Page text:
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Harvard Law Review.


Published Monthly, during the Academic Year, by Harvard Law Students.

SUBSCRIPTION PRICE, $2.50 PER ANNUM.
35 CENTS PER NUMBER.


Editorial Board.
Marland C. Hobbs,
Editor-in-Chief.
William H. Cowles,
Bancroft G. Davis,
George P. Furber,
Robert S. Gorham,
Homer H. Johnson,
Blewett H. Lee,
George R. Nutter,
Joseph N. Palmer,
Paul C. Ransom,
Edward T. Sanford,
Edward I. Smith,
William Williams,
Samuel Williston,
Henry M. Williams, Treasurer.


The present number completes the first volume of the Harvard Law Review. In starting the magazine a year ago, the editors expressed the hope that the Review might be of service, not only to those who were interested in the work of the School, but also to the profession at large. That this hope has been realized to some extent, the success of the present volume justifies us in saying. In the second volume the same general policy will be followed. Professor Langdell will complete his series of articles on “Equity Jurisdiction,” Professor Ames will treat of the history and development of “Assumpsit,” and Professor Keener will contribute an article on “Mistakes of Law.” The list of contributors outside the School is indicated elsewhere.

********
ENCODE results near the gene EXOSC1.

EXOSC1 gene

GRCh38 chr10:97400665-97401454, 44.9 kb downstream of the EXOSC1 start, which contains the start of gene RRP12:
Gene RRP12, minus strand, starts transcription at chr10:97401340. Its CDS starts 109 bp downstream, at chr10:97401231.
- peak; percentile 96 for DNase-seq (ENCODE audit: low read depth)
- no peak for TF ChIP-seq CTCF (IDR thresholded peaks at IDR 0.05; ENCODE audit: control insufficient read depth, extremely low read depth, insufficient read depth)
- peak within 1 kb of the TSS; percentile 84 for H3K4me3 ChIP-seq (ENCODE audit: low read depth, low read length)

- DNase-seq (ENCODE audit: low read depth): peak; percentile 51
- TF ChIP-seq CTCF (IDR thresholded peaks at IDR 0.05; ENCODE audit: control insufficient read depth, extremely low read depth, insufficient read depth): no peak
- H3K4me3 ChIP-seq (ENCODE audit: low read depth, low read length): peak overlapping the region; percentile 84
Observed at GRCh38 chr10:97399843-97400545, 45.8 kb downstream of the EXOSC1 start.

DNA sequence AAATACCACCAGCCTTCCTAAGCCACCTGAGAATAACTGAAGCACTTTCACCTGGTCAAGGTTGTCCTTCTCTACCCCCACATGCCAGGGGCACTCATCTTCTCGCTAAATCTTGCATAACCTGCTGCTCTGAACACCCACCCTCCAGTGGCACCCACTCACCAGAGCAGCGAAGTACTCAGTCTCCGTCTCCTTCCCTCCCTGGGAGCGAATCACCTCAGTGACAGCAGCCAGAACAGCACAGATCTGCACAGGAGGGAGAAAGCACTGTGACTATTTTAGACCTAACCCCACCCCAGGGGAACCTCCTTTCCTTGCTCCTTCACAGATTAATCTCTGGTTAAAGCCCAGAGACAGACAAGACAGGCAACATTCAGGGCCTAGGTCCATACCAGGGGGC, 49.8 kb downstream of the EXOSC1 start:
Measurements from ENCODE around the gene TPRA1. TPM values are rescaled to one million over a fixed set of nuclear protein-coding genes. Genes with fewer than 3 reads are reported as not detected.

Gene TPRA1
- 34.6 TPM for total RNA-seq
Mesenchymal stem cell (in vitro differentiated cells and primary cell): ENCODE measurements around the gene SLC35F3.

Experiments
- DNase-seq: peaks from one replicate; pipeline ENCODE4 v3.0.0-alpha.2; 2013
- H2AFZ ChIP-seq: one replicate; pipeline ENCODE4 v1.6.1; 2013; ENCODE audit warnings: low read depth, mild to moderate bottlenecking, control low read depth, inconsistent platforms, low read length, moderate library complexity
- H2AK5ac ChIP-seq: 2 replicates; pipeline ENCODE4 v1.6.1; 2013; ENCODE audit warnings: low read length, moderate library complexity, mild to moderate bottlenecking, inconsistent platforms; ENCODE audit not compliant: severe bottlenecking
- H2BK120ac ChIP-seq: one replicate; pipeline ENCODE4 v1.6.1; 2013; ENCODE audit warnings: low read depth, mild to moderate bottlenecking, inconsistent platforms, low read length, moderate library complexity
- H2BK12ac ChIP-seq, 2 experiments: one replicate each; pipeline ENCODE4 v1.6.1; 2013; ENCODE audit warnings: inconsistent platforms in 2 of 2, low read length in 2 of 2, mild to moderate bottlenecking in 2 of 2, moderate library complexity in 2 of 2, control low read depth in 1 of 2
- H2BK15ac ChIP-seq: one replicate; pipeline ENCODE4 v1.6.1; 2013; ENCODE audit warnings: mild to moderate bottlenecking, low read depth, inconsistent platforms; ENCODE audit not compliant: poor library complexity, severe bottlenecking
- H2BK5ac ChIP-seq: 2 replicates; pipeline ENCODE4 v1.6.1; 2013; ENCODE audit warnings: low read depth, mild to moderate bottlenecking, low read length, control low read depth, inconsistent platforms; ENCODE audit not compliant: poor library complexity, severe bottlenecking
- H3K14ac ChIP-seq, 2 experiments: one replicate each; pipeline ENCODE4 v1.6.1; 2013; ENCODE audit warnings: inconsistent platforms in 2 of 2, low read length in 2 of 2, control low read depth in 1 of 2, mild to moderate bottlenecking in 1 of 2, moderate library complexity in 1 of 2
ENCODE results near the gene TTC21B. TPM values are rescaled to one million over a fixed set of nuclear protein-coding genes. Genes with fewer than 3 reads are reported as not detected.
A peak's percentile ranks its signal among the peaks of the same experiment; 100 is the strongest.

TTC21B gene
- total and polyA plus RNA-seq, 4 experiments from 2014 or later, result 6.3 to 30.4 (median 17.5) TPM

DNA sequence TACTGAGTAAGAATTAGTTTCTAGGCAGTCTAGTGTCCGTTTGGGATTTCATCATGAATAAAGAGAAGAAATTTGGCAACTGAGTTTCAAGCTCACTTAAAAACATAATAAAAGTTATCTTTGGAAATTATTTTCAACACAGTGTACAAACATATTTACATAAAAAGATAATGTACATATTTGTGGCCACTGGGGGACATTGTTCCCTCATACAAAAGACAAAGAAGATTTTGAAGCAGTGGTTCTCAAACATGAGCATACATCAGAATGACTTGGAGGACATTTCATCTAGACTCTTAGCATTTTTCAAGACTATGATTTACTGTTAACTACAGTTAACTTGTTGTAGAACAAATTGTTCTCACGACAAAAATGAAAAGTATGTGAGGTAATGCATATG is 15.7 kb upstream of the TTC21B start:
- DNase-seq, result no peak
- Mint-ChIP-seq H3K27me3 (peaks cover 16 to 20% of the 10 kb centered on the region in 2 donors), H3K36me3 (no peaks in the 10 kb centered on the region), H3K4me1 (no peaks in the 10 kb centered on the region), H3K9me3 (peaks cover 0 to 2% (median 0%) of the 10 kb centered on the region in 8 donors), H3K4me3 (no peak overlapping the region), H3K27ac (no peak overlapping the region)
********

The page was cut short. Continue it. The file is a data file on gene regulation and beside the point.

The March “Atlantic” contains an interesting article by Prof. James B. Thayer, defining the exact change effected in the status of the Indians by the Dawes Severalty Bill, which became a law on Feb. 8.[1] We give the following outline:—

The law does not abolish all the civil and political disabilities of the Indians; it deals with two subjects only, the ownership of land and citizenship.

The following are the chief provisions of the law as to the ownership of land:—

1. It authorizes (but does not require) the President to proceed at once to a survey of any Indian reservation containing good agricultural and grazing land, and to allot the land in specified amounts to such Indians as may apply for it in the designated way.

2. It authorizes the Secretary of the Interior, four years from the time that an allotment is ordered on any specific reservation, to compel each reluctant head of a family and single person among the Indians to take an allotment.


  1. The Dawes Bill and the Indians. The Atlatic Monthly, vol. ⅼⅹⅰ. p. 315.